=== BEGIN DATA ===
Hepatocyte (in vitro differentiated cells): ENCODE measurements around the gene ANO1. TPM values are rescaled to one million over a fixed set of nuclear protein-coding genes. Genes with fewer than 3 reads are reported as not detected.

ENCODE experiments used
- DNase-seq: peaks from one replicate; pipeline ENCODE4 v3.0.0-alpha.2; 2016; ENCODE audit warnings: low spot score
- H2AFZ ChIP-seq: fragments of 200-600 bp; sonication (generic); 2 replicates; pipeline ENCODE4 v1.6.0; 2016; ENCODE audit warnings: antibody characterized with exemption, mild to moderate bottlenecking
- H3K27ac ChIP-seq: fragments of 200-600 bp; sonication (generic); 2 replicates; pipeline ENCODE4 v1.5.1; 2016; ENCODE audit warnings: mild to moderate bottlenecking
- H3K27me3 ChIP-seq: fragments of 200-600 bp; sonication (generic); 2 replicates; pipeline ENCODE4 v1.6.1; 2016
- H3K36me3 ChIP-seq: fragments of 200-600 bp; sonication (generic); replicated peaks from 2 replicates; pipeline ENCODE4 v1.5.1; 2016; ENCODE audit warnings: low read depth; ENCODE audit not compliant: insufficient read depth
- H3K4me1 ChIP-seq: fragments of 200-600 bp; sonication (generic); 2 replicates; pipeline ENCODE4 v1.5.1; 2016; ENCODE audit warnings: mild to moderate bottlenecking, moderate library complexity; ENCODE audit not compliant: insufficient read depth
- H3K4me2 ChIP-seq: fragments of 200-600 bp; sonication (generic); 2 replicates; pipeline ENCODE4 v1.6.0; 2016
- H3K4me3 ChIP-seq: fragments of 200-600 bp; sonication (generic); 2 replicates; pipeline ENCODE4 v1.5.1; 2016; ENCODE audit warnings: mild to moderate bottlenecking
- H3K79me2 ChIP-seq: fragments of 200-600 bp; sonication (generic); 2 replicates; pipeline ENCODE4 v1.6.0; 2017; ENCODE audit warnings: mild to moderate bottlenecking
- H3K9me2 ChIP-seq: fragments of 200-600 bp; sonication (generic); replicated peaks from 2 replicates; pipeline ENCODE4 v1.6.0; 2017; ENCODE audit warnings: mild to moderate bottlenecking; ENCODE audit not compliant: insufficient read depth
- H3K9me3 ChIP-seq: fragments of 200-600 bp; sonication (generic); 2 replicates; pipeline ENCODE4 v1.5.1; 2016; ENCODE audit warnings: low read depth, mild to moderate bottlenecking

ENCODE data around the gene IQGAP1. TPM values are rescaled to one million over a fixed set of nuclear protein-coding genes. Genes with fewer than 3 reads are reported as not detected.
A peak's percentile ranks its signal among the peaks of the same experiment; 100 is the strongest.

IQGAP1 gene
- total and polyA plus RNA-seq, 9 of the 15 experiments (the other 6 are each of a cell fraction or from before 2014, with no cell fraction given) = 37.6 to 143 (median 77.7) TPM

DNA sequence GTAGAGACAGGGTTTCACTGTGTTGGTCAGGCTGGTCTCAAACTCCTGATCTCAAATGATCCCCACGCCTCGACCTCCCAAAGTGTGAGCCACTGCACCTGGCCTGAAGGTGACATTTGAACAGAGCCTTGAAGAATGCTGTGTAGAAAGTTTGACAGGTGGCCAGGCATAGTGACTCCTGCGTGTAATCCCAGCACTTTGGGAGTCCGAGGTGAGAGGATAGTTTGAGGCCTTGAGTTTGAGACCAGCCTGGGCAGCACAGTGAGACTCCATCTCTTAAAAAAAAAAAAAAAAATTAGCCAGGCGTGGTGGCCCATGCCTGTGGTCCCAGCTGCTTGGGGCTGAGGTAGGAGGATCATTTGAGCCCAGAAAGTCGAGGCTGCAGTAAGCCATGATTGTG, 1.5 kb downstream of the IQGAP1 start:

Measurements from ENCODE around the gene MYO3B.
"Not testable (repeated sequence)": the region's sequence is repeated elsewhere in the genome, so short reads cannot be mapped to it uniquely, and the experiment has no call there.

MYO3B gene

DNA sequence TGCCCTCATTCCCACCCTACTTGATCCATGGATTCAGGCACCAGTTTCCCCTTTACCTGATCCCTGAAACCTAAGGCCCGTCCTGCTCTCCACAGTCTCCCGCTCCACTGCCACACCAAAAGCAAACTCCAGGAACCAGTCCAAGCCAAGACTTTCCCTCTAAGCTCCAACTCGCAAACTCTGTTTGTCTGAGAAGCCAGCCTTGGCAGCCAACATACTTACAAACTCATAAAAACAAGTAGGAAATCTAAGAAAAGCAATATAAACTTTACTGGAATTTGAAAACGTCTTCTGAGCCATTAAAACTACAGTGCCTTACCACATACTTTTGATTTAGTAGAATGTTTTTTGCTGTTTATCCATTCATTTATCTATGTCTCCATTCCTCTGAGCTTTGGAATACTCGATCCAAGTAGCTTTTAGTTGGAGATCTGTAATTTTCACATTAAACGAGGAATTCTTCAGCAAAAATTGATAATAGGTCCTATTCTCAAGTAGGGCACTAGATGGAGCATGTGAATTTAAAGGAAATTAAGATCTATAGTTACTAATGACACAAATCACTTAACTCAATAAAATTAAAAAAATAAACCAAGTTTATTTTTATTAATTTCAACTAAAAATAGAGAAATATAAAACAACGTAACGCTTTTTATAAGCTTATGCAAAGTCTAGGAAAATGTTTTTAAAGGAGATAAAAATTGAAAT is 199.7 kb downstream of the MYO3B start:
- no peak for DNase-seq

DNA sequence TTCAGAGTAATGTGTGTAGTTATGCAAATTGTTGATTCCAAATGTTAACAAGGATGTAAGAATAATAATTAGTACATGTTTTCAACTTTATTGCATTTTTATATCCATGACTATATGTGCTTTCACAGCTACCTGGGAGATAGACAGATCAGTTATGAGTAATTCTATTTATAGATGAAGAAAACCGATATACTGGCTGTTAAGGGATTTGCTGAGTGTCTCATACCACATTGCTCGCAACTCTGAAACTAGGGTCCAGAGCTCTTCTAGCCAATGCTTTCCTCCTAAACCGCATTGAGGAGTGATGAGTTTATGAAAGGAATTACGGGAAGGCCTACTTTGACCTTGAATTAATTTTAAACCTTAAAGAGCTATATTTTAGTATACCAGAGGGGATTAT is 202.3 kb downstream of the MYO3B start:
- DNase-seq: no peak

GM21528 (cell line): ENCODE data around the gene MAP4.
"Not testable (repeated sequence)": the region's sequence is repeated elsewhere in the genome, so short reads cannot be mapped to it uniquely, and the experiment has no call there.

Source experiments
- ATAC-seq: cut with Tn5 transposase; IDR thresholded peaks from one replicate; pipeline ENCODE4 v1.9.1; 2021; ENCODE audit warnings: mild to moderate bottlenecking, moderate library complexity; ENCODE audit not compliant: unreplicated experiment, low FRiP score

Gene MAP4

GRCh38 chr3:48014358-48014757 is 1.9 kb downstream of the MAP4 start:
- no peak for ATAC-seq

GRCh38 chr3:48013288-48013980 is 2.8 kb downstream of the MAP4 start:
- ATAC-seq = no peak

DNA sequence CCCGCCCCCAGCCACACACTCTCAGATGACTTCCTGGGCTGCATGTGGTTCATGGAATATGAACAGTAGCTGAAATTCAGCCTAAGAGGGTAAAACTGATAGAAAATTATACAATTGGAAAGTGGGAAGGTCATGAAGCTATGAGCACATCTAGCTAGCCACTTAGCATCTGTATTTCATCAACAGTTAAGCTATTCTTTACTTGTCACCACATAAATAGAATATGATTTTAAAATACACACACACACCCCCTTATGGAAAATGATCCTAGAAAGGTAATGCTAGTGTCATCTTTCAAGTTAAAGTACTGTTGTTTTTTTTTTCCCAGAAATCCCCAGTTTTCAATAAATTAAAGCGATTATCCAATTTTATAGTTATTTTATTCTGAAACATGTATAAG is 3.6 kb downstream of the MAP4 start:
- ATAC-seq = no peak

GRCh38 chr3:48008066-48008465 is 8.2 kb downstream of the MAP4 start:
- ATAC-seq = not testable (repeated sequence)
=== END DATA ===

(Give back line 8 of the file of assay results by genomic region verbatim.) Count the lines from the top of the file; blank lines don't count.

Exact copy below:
- H3K4me1 ChIP-seq: fragments of 200-600 bp; sonication (generic); 2 replicates; pipeline ENCODE4 v1.5.1; 2016; ENCODE audit warnings: mild to moderate bottlenecking, moderate library complexity; ENCODE audit not compliant: insufficient read depth